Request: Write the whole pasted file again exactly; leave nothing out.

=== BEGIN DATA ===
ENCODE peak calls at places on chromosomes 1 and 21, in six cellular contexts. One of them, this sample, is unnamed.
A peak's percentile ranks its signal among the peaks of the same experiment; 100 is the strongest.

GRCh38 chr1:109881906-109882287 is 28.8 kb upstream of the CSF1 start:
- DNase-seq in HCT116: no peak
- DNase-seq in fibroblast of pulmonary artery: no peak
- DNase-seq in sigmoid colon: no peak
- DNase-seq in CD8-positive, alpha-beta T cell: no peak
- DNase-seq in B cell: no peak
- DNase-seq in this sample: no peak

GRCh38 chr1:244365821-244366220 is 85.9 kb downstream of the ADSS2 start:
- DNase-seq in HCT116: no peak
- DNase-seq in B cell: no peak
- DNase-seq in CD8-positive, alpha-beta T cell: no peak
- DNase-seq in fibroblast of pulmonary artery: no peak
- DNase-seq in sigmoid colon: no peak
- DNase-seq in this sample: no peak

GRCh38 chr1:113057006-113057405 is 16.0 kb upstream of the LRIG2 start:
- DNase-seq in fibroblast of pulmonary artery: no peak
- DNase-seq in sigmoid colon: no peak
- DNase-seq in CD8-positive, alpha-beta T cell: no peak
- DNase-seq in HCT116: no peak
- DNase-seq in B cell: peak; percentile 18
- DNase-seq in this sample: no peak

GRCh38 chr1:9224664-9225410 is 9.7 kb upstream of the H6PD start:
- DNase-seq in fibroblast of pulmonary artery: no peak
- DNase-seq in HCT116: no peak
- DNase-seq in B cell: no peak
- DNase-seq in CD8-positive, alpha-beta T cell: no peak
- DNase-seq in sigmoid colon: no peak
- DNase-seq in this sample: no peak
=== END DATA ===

ENCODE peak calls at places on chromosomes 1 and 21, in six cellular contexts. One of them, this sample, is unnamed.
A peak's percentile ranks its signal among the peaks of the same experiment; 100 is the strongest.

GRCh38 chr1:109881906-109882287 is 28.8 kb upstream of the CSF1 start:
- DNase-seq in HCT116: no peak
- DNase-seq in fibroblast of pulmonary artery: no peak
- DNase-seq in sigmoid colon: no peak
- DNase-seq in CD8-positive, alpha-beta T cell: no peak
- DNase-seq in B cell: no peak
- DNase-seq in this sample: no peak

GRCh38 chr1:244365821-244366220 is 85.9 kb downstream of the ADSS2 start:
- DNase-seq in HCT116: no peak
- DNase-seq in B cell: no peak
- DNase-seq in CD8-positive, alpha-beta T cell: no peak
- DNase-seq in fibroblast of pulmonary artery: no peak
- DNase-seq in sigmoid colon: no peak
- DNase-seq in this sample: no peak

GRCh38 chr1:113057006-113057405 is 16.0 kb upstream of the LRIG2 start:
- DNase-seq in fibroblast of pulmonary artery: no peak
- DNase-seq in sigmoid colon: no peak
- DNase-seq in CD8-positive, alpha-beta T cell: no peak
- DNase-seq in HCT116: no peak
- DNase-seq in B cell: peak; percentile 18
- DNase-seq in this sample: no peak

GRCh38 chr1:9224664-9225410 is 9.7 kb upstream of the H6PD start:
- DNase-seq in fibroblast of pulmonary artery: no peak
- DNase-seq in HCT116: no peak
- DNase-seq in B cell: no peak
- DNase-seq in CD8-positive, alpha-beta T cell: no peak
- DNase-seq in sigmoid colon: no peak
- DNase-seq in this sample: no peak